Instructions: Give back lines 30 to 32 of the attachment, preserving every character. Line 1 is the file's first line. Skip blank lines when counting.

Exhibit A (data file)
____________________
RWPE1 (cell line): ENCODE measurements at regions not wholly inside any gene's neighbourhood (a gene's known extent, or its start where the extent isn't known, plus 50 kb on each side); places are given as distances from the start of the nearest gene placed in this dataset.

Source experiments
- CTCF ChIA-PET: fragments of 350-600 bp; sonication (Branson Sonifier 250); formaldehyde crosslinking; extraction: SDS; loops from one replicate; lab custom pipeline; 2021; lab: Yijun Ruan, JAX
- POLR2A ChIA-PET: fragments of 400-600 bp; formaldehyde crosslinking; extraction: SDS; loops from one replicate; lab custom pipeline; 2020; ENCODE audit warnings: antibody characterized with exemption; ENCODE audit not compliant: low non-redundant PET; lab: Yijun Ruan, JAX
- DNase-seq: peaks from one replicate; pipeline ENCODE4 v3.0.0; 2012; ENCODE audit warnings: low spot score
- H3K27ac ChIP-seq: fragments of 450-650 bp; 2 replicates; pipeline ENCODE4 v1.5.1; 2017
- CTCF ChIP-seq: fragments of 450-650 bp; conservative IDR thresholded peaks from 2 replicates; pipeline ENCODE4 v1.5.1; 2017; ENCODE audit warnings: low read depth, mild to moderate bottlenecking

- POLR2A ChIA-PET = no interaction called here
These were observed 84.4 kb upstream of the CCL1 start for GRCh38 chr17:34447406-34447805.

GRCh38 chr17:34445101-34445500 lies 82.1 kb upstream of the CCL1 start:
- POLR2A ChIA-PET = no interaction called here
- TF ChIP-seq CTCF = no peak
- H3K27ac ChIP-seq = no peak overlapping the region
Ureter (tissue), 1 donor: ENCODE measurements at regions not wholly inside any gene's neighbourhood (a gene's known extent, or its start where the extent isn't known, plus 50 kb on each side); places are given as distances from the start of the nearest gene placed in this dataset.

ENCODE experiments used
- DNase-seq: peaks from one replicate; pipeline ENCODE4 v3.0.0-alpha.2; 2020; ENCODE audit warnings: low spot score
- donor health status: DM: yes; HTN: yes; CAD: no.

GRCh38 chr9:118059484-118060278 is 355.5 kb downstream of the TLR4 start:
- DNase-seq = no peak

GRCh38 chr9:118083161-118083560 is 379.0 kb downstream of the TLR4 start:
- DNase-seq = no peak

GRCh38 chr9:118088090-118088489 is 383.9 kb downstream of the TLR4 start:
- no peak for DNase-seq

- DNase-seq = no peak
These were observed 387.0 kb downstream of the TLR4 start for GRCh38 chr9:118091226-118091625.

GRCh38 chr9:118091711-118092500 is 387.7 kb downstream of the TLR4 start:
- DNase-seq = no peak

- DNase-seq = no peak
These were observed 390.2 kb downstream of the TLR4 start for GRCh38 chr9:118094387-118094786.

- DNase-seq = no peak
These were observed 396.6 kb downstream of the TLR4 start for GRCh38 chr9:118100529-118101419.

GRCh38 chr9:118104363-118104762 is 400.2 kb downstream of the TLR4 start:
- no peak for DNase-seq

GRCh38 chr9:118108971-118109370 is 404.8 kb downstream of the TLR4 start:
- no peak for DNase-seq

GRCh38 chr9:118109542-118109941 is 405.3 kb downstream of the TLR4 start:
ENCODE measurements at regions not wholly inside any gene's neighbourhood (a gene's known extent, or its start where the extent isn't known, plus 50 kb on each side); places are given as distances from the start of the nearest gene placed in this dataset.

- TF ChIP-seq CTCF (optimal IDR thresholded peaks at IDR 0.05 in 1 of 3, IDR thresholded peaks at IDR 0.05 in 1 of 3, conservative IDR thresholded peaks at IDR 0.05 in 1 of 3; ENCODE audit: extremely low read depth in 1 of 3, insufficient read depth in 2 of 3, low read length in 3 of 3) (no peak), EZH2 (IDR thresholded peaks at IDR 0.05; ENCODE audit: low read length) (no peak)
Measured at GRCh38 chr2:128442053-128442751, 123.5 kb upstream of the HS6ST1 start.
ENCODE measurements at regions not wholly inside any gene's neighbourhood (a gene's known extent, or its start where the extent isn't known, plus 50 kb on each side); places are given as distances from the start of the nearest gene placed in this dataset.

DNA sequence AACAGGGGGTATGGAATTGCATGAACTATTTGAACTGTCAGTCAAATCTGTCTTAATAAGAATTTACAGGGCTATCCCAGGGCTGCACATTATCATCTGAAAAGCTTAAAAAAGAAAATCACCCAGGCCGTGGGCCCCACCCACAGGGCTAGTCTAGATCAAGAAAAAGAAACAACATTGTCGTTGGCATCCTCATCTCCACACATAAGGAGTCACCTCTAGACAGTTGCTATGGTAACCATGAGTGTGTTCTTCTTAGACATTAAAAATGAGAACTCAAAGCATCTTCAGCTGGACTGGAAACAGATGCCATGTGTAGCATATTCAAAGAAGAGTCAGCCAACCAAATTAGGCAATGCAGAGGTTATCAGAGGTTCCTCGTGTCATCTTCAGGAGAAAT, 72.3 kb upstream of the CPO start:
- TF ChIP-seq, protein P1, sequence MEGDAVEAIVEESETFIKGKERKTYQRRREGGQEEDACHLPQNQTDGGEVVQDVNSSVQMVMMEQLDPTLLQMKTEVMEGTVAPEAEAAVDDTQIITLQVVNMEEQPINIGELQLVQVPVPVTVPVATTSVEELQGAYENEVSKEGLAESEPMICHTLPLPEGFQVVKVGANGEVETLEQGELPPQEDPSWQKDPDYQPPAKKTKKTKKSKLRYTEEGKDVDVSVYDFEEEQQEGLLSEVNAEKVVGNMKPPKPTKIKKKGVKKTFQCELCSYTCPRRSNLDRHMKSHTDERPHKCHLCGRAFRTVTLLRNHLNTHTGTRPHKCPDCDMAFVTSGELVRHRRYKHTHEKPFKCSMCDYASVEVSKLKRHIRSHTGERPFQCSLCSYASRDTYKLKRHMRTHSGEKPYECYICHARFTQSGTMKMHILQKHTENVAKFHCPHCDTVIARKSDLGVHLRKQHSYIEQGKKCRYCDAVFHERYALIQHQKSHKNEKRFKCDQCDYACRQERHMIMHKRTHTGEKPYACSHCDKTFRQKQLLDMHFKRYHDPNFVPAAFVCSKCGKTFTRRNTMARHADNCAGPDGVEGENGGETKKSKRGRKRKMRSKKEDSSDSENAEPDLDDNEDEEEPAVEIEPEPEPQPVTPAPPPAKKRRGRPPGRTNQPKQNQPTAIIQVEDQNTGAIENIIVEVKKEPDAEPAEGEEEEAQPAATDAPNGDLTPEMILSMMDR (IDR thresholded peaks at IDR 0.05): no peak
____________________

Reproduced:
- DNase-seq = no peak
These were observed 396.6 kb downstream of the TLR4 start for GRCh38 chr9:118100529-118101419.

GRCh38 chr9:118104363-118104762 is 400.2 kb downstream of the TLR4 start: